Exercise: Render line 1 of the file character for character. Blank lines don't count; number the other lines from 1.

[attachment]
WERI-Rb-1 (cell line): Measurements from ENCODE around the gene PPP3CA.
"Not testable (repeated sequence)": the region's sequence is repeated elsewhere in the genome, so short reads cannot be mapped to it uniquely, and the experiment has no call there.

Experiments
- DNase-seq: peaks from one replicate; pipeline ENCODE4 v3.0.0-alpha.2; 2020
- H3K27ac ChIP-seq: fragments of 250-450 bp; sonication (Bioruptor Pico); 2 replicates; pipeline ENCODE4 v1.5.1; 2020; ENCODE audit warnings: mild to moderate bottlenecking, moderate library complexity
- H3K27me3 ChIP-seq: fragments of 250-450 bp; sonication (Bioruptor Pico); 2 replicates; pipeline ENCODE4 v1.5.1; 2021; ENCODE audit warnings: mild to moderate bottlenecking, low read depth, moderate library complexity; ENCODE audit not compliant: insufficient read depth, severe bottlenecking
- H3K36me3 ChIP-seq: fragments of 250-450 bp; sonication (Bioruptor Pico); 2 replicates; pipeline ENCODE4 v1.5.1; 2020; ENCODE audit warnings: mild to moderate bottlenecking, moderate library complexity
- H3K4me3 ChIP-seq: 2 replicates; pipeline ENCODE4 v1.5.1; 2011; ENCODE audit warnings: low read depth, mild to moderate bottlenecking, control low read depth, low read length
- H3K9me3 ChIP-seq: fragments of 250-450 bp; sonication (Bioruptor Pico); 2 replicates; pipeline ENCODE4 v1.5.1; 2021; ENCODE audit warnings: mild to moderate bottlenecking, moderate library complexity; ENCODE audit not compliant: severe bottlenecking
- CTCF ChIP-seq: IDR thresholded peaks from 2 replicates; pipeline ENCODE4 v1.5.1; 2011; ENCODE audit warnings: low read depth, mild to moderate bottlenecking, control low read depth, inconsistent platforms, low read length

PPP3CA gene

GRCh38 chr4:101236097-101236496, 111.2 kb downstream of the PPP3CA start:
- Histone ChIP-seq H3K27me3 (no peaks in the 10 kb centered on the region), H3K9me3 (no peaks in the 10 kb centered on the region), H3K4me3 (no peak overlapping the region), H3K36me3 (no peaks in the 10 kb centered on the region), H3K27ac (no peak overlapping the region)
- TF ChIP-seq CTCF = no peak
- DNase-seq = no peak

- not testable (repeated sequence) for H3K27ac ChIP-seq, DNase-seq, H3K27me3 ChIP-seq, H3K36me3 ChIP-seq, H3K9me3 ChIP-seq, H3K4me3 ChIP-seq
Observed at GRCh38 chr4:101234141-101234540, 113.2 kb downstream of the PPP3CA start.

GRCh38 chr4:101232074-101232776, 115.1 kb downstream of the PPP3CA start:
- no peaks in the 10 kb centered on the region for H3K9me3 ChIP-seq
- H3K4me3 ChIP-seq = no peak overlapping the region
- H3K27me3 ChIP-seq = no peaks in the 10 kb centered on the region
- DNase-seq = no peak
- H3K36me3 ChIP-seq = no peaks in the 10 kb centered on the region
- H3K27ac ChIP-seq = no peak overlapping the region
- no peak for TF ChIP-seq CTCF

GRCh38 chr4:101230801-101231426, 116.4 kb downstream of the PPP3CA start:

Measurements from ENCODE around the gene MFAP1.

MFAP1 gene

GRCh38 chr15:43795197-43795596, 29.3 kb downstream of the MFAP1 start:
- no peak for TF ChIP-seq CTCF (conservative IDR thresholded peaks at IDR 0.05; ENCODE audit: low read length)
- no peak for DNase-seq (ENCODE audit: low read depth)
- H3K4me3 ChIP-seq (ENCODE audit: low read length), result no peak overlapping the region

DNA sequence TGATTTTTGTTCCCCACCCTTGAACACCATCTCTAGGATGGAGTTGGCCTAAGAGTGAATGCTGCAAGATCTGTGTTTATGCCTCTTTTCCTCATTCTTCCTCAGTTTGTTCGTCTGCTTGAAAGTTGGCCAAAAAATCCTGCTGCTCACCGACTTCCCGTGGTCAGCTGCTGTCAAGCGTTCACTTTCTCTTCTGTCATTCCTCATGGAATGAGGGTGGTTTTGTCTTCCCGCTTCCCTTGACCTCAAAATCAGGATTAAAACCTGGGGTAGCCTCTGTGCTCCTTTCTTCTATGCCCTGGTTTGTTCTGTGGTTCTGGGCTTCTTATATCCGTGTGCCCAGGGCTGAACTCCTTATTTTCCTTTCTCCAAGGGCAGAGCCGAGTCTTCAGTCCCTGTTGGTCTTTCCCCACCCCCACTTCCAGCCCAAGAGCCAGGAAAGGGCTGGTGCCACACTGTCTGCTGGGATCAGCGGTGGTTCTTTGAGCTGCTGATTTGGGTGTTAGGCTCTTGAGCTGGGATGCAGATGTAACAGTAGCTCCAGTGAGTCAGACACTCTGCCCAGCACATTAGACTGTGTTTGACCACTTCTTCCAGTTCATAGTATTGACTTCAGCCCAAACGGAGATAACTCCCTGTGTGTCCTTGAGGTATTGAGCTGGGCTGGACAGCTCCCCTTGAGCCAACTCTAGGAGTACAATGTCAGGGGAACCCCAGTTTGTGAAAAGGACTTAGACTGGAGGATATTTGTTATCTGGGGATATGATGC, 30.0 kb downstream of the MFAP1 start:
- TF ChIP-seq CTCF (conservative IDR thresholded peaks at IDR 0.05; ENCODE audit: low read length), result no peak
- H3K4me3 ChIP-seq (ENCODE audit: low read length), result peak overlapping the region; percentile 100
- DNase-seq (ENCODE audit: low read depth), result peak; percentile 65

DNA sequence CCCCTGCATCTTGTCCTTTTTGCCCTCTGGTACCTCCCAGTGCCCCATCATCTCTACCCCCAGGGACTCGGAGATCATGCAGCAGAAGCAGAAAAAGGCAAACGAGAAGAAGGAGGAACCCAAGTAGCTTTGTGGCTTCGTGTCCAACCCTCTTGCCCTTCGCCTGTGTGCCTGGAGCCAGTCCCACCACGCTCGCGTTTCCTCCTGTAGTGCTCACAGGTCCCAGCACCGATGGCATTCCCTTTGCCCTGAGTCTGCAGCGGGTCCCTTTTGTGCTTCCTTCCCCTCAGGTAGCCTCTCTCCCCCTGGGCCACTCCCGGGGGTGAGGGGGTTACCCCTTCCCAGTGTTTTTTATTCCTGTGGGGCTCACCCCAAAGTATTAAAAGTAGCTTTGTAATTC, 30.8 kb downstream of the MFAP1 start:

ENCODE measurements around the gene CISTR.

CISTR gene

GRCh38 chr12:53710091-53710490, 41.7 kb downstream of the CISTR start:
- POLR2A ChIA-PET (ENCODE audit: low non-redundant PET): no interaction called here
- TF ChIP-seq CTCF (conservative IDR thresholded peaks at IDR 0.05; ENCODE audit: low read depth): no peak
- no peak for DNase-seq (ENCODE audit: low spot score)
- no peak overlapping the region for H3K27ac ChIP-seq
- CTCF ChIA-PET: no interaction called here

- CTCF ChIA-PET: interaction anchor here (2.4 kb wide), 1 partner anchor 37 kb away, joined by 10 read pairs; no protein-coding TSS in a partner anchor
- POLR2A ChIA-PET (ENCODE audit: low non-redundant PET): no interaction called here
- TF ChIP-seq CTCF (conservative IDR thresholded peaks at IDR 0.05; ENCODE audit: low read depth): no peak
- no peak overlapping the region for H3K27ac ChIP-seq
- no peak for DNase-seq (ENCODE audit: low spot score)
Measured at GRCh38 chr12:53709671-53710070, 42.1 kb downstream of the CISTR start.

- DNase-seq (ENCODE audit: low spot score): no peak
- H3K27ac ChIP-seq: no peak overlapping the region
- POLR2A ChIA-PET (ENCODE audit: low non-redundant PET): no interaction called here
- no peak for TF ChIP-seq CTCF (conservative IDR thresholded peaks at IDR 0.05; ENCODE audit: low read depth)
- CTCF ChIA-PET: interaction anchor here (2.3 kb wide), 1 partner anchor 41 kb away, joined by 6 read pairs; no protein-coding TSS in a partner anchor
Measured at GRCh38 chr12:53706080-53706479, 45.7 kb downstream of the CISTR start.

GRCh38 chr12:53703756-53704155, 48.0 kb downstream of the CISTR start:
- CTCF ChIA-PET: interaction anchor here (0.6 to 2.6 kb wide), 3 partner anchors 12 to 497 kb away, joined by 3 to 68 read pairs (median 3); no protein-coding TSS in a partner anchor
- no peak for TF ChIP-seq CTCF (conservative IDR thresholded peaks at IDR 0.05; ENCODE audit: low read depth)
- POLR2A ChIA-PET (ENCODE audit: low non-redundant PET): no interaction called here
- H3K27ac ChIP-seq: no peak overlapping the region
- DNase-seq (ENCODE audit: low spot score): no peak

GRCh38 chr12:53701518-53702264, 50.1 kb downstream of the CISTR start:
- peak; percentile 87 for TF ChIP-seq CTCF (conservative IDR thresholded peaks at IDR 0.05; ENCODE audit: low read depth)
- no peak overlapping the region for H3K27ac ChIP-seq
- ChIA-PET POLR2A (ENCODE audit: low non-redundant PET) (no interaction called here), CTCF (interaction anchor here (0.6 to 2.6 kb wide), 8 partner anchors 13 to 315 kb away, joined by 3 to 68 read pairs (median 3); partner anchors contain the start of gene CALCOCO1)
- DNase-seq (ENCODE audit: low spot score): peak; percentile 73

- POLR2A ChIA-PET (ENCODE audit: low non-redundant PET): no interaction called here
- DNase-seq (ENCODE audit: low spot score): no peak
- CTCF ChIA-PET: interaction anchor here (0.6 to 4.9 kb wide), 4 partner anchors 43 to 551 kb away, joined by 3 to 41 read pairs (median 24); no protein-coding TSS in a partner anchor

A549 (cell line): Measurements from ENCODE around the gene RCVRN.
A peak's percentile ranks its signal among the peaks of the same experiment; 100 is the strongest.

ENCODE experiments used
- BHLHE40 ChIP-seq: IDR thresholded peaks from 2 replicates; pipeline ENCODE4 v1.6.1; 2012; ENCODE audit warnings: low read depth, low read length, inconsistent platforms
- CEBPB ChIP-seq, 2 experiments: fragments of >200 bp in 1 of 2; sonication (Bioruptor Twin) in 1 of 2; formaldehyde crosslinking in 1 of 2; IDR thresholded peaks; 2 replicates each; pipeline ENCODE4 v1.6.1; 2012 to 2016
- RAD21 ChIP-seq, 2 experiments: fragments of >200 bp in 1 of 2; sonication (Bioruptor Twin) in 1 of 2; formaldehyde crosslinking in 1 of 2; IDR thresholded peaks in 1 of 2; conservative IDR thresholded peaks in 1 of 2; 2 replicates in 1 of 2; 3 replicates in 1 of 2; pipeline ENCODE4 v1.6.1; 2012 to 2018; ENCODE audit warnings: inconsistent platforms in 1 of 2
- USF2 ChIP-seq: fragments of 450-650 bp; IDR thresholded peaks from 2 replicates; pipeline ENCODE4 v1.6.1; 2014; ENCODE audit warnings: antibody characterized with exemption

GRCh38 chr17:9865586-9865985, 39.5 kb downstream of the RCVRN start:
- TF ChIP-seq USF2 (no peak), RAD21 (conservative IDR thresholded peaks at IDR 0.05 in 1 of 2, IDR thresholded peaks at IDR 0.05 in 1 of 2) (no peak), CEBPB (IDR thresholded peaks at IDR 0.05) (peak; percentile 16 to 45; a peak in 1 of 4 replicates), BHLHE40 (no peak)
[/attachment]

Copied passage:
WERI-Rb-1 (cell line): Measurements from ENCODE around the gene PPP3CA.